Product costing is actually based on a fundamental accounting practice that dates back to ancient times. But as with Johnson and Kaplan, many modern academic types feel that there is need for improvement in the system. "The case for improvements in the design of product costing systems is often motivated by appealing to the potential impact of costs on pricing decisions. However, there has been scant, if any, empirical evidence on whether, and to what extent, cost influences prices, and whether full as opposed to variable costs are associated with prices.
Companies have always needed information on the costs of their products and some for of measurability to estimate the cost of the goods and pricing policy for those goods. The renowned Code of Hammurabi, handed down during the first dynasty of Babylonia (2285-2242 BC), for example, required that an agent selling goods for a merchant give the merchant a price quotation under seal or face invalidation.
Product costs refer to cost of producing products that will be sold. Basically, costs include any labor, materials, overhead and any other costs associated with this product throughout the value chain. Let's remember that the value chain represents those additional activities that add value to the product or service.
Understanding financial information gives senior managers the ability to consider both short-term and long-tern goals based on known expenditures and available funding for investments. Cash flow information has always been a key consideration for investment analysis.
Consider the early railroad industry and how it was tied into the Industrial Revolution and the development of capital markets to finance large business enterprises. The business people organizing the first railroads were big thinkers, planning the use of technology that did not exist.
Capital markets were expanded and new conceptual arrangements invented to finance railroad construction and operations.
The businessmen of this era were out-of-the-box thinkers, who initiated a logical plan of investment analysis. They had a vision and realized that the future of transportation and specifically, the railroad held great financial rewards.
Investment analysis also played a significant role for the inventors and entrepreneurs of the Industrial Revolution. The first mammoth monopoly was Standard Oil, organized as a holding company in 1870. Speculation and market manipulation are part of the big business story.
It's obvious that wise investing shaped the early rise of big business. And investment analysis continues to play a dominant part in management accounting. According to Gunther Friedl in "A Sequential Investment and Time to Build," "real world investment decisions are generally made sequentially over time. The possibility of subsequent decisions like suspending a project must be considered when an initial investment decision is made. The impact of lags between an initial investment decision and the completion of a project based on the value of an investment have important implications for management accounting, such as the relationship between short-term production and long-term investment decisions."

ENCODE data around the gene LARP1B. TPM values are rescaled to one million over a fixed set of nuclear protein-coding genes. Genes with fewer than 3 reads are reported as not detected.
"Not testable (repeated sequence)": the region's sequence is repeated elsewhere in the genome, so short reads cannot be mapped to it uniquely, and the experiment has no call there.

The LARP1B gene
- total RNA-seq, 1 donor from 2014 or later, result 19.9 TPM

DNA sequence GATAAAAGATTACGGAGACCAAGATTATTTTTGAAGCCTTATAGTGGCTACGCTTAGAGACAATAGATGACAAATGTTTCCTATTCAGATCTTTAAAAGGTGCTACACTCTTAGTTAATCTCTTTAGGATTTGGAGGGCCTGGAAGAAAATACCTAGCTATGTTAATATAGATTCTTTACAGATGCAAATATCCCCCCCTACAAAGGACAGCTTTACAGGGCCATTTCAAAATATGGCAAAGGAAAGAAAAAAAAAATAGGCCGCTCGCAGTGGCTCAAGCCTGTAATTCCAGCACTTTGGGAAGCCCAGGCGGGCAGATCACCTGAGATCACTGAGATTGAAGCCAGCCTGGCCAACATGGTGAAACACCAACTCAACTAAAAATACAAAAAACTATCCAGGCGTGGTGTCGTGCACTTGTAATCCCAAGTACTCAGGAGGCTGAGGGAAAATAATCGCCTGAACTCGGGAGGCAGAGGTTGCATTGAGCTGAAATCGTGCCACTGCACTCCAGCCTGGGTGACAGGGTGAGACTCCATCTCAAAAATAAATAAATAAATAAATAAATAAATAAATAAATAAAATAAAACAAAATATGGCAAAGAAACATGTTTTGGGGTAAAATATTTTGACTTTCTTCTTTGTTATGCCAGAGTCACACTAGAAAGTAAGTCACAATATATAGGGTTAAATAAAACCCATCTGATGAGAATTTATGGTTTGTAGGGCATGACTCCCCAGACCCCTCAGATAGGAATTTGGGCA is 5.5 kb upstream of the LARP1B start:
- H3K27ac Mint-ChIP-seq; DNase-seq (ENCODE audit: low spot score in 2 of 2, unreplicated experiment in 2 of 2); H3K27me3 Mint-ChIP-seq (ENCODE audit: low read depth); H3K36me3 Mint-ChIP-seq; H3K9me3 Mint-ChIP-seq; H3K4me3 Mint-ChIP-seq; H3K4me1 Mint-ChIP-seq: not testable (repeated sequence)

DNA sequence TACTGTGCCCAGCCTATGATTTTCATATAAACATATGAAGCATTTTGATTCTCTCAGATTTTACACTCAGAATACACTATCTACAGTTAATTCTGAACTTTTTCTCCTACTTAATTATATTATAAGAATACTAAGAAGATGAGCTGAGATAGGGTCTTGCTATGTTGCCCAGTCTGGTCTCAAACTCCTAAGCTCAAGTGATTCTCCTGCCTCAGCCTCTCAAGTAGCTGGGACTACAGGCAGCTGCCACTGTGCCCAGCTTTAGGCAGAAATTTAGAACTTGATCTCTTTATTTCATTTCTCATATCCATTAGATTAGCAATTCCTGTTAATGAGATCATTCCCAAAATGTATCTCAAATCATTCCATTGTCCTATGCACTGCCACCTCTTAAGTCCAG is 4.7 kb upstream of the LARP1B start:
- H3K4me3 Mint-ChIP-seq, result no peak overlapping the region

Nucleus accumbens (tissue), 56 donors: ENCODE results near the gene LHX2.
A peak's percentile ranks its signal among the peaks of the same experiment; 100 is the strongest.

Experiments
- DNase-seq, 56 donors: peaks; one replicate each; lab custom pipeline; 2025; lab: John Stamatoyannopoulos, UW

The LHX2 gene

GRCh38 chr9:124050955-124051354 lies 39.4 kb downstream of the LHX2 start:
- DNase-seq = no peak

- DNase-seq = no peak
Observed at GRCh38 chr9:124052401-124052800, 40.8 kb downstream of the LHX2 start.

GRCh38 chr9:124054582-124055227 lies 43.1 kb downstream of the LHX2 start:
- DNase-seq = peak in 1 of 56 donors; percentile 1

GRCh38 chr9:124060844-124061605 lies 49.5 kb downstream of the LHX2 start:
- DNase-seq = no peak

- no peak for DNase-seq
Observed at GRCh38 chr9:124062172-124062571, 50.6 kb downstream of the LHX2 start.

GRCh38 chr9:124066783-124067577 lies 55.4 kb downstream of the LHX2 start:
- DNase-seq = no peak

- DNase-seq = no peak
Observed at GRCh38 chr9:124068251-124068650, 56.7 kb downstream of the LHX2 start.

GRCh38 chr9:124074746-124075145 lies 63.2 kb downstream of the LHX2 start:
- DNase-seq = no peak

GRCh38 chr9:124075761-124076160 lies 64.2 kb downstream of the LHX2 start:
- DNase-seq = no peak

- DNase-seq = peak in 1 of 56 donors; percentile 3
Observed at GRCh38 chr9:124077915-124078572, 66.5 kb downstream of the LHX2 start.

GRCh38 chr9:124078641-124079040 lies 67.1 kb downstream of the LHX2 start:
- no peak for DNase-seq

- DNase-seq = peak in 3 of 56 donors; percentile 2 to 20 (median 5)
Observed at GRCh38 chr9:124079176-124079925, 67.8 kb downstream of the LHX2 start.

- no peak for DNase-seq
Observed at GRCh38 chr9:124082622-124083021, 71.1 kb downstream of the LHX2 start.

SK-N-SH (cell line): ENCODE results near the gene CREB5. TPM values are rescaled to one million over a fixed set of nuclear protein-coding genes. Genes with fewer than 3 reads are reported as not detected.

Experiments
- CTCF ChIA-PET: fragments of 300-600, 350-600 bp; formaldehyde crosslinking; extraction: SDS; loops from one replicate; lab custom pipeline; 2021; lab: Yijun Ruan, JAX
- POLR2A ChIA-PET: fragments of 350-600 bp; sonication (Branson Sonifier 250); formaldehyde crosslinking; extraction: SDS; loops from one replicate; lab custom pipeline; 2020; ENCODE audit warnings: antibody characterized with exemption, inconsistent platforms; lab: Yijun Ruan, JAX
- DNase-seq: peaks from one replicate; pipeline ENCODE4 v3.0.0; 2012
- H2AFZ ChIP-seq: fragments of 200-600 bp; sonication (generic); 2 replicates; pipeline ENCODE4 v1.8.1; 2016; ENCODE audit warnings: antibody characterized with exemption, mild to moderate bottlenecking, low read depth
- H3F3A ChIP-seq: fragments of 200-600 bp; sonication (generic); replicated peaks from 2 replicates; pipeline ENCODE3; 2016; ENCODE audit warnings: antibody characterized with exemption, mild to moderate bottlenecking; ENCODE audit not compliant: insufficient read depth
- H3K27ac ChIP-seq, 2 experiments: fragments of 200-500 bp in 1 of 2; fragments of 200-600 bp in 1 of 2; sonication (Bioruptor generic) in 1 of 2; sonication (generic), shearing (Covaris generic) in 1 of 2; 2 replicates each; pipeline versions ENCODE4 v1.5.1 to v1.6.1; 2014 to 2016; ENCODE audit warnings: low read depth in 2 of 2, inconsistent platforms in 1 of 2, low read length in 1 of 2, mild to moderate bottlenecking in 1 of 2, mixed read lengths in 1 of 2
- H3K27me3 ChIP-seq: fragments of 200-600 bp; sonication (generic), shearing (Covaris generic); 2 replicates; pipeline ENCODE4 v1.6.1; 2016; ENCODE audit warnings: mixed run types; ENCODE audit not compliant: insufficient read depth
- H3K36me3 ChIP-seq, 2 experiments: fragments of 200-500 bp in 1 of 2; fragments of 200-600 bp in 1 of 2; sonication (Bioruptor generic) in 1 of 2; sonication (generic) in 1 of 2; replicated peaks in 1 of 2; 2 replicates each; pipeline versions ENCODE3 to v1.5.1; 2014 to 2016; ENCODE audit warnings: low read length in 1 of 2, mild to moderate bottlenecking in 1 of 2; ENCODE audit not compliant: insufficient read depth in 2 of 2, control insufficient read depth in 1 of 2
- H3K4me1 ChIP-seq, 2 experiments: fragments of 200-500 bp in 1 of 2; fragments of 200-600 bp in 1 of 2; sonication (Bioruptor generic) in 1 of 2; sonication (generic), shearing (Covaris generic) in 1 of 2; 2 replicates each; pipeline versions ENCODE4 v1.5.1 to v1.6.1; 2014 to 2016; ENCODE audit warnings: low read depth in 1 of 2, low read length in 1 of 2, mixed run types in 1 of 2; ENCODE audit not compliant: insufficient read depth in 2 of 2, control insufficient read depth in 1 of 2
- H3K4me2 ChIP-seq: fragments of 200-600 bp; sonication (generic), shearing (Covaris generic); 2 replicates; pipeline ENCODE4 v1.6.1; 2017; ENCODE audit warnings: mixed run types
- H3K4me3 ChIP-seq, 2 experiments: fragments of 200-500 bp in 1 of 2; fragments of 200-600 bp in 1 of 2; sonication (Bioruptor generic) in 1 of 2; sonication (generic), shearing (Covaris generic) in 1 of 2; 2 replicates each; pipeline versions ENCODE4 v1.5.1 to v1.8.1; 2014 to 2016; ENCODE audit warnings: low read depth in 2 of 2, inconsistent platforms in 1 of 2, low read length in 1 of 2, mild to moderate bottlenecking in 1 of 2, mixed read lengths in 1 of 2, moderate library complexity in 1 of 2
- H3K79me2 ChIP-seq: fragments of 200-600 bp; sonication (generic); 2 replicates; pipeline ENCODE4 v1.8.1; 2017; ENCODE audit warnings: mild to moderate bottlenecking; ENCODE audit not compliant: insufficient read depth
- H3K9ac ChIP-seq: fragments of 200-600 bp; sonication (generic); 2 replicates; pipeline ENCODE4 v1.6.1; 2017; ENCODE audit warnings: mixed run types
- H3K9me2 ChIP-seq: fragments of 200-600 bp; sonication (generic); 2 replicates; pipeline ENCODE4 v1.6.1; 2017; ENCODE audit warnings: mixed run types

Cash flow information, net income and other financial statement information have always been critical to investment and credit analysis. To really understand a company's overall cash and investment position, managers must have complete and accurate operational information.
Managers under pressure to meet short-term profit goals can, on occasion achieve these goals by reducing their expenditures on discretionary investments. Thus, short-term profit pressures can lead to a decrease in long-term investment.
Look at the massive market failure in 1929 and the Great Depression that followed. Accounting practices and investment analysis created both successes and failures for many of this era's visionaries. British and American cost accountants developed calculations and reporting techniques that allowed the corporate moguls to control vast business empires from corporate headquarters. Part of the process was to buy out or destroy competitors.
Even now, businesses use investment analysis to help determine their financial status for raising capital for funding or buying out a competitor. This type of information also allows investors to evaluate management's decisions and to determine the company's ability to pay creditors, stockholders and identify cash flow for future endeavors.
Performance reports are integral part of management accounting systems. Again, we need to go back and look at the history of accounting and the role that financial information has played throughout history. With the rise of big business in the U.S. economy came the need to determine how well companies were doing, particularly after the 1929 market crash and the Great Depression. Companies realized they needed to be aware of possible obstacles and plan for potential problems and identified some deficiencies in the accounting system. The Roosevelt administration was the catalyst for many of the modern methods that business employs today as standard practices.
Today's performance reports provide manager's with an overview of actual results compared to the company's estimated or planned budget. Managers can evaluate operational effectiveness, determine actions…